Born in Chicago, Illinois, Moench has written novels, short stories, newspaper feature articles, weekly newspaper comic strips, film screenplays and teleplays. His first published work was My Dog Sandy, a comic strip printed in his elementary school newspaper. He began his professional writing career with scripts for Eerie #29 and Vampirella #7 (both cover dated September 1970) and articles for the Chicago Sun-Times. In 1973, he moved to New York City.
Moench is a frequent and longtime collaborator with comics artist Paul Gulacy. The pair are probably best known for their work on Master of Kung Fu, which they worked on together from 1974-1977. Comics historian Les Daniels observed that "Ingenious writing by Doug Moench and energetic art by Paul Gulacy brought Master of Kung Fu new life." In 2010, Comics Bulletin ranked Moench and Gulacy's work on Master of Kung-Fu sixth on its list of the "Top 10 1970s Marvels". Moench and Gulacy later co-created Six from Sirius, Slash Maraud, and S.C.I. Spy, and have worked together on comics projects featuring Batman, Conan the Barbarian and James Bond.
Moench wrote book, movie, and music reviews for Fling, and he wrote for several other men's magazines, including Adam, Cavalier, Knight, Man to Man and Swingle. He wrote several articles for Midwest, the Sunday magazine of the Chicago Sun-Times. For the never-published WLS Generation, he interviewed The Who, The Monkees, and The Seeds. Moench wrote an article called "23 on the 23rd" a true story about his own 23rd birthday.
Batman Masters Collection - Set of 120 trading cards, with front art by artists Scott Hampton, Carl Critchlow, Duncan Fegredo, and Dermot Power. The flip sides of the first 90 cards, when read in order, form a storyline in which Batman fakes his own death. The set provides a look at the posthumous feelings of the residents of Gotham City and Arkham Asylum towards the Dark Knight. A special collector's binder was released for the card set. This card set was reprinted as a 208-page coffeetable book entitled Batman Masterpieces. It contains full-page reproductions of the card art opposite the card's text (so one can still follow the story), art concepts (instructions to the artists) and comments by the artist. Additionally, early sketches have been printed for most of the cards.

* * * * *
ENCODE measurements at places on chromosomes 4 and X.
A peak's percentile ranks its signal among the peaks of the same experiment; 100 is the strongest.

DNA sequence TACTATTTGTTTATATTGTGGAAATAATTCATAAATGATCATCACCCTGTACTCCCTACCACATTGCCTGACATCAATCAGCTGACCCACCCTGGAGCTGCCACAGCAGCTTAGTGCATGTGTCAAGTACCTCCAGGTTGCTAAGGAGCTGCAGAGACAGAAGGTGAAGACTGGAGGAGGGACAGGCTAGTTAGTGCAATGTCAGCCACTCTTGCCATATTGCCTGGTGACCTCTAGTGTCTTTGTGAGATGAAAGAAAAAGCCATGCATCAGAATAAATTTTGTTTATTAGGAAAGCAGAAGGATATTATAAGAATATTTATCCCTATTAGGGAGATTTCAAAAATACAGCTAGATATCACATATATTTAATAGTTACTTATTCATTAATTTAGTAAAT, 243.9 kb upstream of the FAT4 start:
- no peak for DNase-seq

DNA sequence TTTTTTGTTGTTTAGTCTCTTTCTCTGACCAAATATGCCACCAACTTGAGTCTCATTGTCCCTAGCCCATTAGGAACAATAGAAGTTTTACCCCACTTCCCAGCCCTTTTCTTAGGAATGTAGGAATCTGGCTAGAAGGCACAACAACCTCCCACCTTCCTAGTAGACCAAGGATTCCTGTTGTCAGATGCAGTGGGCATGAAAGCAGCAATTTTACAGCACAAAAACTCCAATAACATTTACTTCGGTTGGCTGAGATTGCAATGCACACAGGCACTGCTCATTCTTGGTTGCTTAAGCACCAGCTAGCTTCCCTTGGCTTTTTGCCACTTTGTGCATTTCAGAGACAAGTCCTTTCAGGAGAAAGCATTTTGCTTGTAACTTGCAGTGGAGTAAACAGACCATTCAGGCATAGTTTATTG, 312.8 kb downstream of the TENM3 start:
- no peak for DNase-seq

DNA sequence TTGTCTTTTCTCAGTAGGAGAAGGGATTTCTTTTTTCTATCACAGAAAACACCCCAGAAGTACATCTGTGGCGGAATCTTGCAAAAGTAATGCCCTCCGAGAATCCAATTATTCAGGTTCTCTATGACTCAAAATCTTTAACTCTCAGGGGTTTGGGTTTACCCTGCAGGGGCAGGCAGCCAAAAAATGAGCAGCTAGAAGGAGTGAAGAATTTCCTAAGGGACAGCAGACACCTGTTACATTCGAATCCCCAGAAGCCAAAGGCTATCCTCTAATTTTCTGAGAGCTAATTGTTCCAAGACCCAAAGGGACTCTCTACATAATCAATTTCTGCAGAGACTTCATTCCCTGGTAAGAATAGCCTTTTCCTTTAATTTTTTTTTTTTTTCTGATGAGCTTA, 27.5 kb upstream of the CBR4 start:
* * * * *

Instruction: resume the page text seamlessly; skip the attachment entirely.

Batgirl: To Dare The Darkness - A young-reader novel that was released with the marketing blitz for the Batman & Robin movie.
The Forensic Files of Batman - A short story collection about how Batman uses clues found at crime scenes to foil the plans of his most famous villains. Each chapter is a different case presented from the notes, journals, and case files of the Batman, Bruce Wayne, Alfred Pennyworth, and Jim Gordon.
^Sanderson, Peter; Gilbert, Laura, ed. (2008). "1970s". Marvel Chronicle A Year by Year History. London, United Kingdom: Dorling Kindersley. p. 154. ISBN978-0756641238. The initial creative team on the series was scripter Gerry Conway and artist Mike Ploog, though they would eventually be succeeded by writer Doug Moench and artist Don Perlin.CS1 maint: extra text: authors list (link)
^ abSanderson "1970s" in Gilbert (2008), p. 161: "Master of Kung-Fu would later reach its creative peak under the team of writer Doug Moench and artist Paul Gulacy."
^Sanderson "1970s" in Gilbert (2008), p. 166: "Created by artist Rich Buckler and writer Doug Moench, the original Deathlok was Colonel Luther Manning, a soldier in an alternate, post-apocalyptic future."
^Sanderson "1970s" in Gilbert (2008), p. 170: "In August , Jack Russell, the Werewolf by Night, encountered a new mysterious enemy called Moon Knight, created by writer Doug Moench and artist Don Perlin."
^Boney, Alex (July 2013). "Inhuman Nature: Genetics, Social Science, and Superhero Evolution". Back Issue!. Raleigh, North Carolina: TwoMorrows Publishing (65): 61-64.